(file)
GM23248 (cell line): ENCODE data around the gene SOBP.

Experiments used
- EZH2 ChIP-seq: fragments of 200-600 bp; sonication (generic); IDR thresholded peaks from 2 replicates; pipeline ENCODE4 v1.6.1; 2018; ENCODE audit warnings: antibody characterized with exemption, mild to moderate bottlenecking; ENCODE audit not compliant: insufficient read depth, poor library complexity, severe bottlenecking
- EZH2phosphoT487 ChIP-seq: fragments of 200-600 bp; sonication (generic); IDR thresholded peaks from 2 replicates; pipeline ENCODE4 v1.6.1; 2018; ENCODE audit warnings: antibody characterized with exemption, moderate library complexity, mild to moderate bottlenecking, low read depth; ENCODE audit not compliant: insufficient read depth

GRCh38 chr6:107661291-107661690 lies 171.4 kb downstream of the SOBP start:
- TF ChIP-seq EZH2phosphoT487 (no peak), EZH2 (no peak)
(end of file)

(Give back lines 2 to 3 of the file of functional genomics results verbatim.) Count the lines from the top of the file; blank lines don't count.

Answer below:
Experiments used
- EZH2 ChIP-seq: fragments of 200-600 bp; sonication (generic); IDR thresholded peaks from 2 replicates; pipeline ENCODE4 v1.6.1; 2018; ENCODE audit warnings: antibody characterized with exemption, mild to moderate bottlenecking; ENCODE audit not compliant: insufficient read depth, poor library complexity, severe bottlenecking